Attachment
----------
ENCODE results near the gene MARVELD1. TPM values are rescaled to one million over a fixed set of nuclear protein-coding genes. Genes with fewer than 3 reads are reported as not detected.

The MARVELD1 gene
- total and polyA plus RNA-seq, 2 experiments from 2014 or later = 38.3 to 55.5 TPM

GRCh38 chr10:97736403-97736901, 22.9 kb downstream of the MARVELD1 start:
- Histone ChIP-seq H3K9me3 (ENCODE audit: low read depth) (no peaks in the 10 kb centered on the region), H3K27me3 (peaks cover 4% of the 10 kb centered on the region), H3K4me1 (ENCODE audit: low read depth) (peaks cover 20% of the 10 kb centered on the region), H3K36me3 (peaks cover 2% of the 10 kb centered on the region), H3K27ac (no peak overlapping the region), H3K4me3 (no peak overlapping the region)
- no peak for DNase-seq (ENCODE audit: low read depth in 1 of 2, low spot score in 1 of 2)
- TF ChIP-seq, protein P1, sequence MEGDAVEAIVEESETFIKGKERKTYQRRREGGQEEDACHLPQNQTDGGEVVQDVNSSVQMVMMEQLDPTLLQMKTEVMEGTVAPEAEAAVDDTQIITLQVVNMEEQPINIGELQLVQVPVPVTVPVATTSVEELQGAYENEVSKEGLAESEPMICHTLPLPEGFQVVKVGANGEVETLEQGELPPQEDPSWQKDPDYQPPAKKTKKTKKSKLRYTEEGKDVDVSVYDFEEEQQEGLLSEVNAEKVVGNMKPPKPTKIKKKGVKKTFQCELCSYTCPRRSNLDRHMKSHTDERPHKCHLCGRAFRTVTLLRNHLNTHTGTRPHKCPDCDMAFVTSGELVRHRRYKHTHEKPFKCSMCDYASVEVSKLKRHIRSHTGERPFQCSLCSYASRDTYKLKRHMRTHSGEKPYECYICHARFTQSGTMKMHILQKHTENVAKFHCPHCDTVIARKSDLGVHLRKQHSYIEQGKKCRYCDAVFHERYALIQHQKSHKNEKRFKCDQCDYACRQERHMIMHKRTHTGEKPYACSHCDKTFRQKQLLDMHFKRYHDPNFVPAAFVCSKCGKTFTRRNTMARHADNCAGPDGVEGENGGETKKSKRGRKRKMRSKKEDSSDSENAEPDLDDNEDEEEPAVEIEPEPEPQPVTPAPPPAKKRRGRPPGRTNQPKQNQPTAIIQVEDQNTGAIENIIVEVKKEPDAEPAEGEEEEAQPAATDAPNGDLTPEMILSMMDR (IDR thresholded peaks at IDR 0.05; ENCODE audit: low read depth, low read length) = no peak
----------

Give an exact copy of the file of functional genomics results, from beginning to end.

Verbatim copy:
ENCODE results near the gene MARVELD1. TPM values are rescaled to one million over a fixed set of nuclear protein-coding genes. Genes with fewer than 3 reads are reported as not detected.

The MARVELD1 gene
- total and polyA plus RNA-seq, 2 experiments from 2014 or later = 38.3 to 55.5 TPM

GRCh38 chr10:97736403-97736901, 22.9 kb downstream of the MARVELD1 start:
- Histone ChIP-seq H3K9me3 (ENCODE audit: low read depth) (no peaks in the 10 kb centered on the region), H3K27me3 (peaks cover 4% of the 10 kb centered on the region), H3K4me1 (ENCODE audit: low read depth) (peaks cover 20% of the 10 kb centered on the region), H3K36me3 (peaks cover 2% of the 10 kb centered on the region), H3K27ac (no peak overlapping the region), H3K4me3 (no peak overlapping the region)
- no peak for DNase-seq (ENCODE audit: low read depth in 1 of 2, low spot score in 1 of 2)
- TF ChIP-seq, protein P1, sequence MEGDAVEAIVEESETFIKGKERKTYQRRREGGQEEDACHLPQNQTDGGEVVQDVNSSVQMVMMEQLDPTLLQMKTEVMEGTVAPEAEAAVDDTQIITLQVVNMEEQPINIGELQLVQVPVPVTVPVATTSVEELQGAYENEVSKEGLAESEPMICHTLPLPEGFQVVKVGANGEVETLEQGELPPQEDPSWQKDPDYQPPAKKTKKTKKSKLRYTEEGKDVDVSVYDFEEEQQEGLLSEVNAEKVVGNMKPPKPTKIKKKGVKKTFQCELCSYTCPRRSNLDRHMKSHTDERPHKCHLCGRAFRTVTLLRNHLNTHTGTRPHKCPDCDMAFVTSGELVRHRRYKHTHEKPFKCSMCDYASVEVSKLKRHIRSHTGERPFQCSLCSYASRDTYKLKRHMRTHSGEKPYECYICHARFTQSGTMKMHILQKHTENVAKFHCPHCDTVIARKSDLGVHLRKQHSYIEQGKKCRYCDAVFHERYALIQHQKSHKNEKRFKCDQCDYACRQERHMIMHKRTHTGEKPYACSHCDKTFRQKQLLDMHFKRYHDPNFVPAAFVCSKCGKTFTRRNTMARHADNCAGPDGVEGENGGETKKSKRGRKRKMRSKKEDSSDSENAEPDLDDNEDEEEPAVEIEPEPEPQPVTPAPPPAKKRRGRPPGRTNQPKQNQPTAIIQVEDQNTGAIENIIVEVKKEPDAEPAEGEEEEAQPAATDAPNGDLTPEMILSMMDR (IDR thresholded peaks at IDR 0.05; ENCODE audit: low read depth, low read length) = no peak